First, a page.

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Boeing stock goes into a tailspin amid grounding of planes after deadly crash

Fresh questions are being raised about Boeing’s (BA) safety records after Sunday’s plane crash in Ethiopia, the second deadly accident involving the 737 Max 8 in five months. While carriers across the globe have raised concerns about the reliability of the aircraft, China went one step further by grounding all of the 737 MAX 8 planes operated by the local carriers.

The crisis set off a stock selloff that added to the downfall of Boeing shares that began earlier this month, after reaching a peak. The stock lost around 13% in the pre-market trading Monday, paring some of the gains made since December last year when it slipped to a two-year low. The shares have gained about 15% in the past 12 months.

The reaction by the Chinese aviation firms, which followed an alert by the country’s regulators, has left more than 25% of all 737 MAX 8 aircraft grounded temporarily. Earlier, a 737 MAX 8 operated by Indonesian aviation company Lion Air had crashed last year leaving everyone on board dead. Considering the similarities between the two mishaps, the aircraft model that was launched two years ago with much fanfare might be subjected to stringent safety tests before operations are resumed.

The crisis set off a stock selloff that added to the downfall of Boeing shares that began earlier this month, after reaching a peak

According to the Civil Aviation Administration of China, services will be reinstated only after receiving an assurance from the US Federal Aviation Administration and Boeing with regard to the safety of the aircraft, after the ongoing investigation. While the exact cause of the accident is yet to be ascertained, Ethiopian Airlines grounded its 737 MAX 8 fleet as a safety precaution.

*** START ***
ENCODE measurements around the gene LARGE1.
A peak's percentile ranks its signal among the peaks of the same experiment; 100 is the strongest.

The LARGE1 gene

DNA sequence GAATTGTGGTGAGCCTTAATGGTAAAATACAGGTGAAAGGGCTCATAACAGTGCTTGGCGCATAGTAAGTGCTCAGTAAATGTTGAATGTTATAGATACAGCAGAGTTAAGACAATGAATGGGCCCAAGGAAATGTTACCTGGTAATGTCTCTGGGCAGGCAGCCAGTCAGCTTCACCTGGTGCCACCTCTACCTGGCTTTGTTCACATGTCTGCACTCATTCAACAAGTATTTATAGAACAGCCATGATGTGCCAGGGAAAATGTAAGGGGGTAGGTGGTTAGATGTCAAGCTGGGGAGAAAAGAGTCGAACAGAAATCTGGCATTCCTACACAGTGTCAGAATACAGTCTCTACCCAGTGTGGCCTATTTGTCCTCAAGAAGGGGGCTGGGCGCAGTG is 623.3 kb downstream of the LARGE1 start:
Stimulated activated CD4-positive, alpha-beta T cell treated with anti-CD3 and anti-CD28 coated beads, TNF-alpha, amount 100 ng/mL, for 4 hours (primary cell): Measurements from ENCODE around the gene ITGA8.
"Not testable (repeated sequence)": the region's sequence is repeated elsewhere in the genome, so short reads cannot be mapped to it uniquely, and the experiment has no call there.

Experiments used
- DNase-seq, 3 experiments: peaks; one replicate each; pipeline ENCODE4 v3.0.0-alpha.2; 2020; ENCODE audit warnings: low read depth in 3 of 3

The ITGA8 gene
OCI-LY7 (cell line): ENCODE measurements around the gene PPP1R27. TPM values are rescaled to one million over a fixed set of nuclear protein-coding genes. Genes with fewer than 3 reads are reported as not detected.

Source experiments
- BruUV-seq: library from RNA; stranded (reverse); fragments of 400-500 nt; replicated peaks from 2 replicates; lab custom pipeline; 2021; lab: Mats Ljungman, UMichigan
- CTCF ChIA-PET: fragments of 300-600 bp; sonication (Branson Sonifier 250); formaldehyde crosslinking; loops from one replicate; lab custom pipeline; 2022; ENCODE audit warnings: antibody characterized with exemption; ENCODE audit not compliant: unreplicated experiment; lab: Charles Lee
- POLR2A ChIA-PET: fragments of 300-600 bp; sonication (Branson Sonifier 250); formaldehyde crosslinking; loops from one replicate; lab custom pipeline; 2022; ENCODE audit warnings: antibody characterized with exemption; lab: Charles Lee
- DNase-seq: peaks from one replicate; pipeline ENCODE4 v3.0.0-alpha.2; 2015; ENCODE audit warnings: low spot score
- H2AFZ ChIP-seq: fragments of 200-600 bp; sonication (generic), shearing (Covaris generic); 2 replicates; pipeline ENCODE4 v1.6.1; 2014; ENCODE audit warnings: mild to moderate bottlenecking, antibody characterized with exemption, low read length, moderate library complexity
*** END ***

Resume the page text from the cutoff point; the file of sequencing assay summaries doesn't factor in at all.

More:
Also read: Boeing stock sinks after plane crash in Indonesia

For Boeing, the situation is worsening as more airlines are withdrawing from service the doomed passenger jet, which is the company’s best-selling model so far. In their initial response, Boeing officials ruled out issuing any fresh guidance to the airlines flying 737 MAX 8 planes, based on the information currently available, as the investigation into the crash is in the early stages.

All the 157 persons on board the Ethiopian Airlines plane, en route to Nairobi, died after it crashed soon after taking off from the Addis Ababa airport Sunday – an incident  reminiscent of the Lion Air crash in October last year.

Meanwhile, the shares of Boeing’s rival Airbus were up 1% in the Euronext Paris stock exchange during Monday’s regular session.

 

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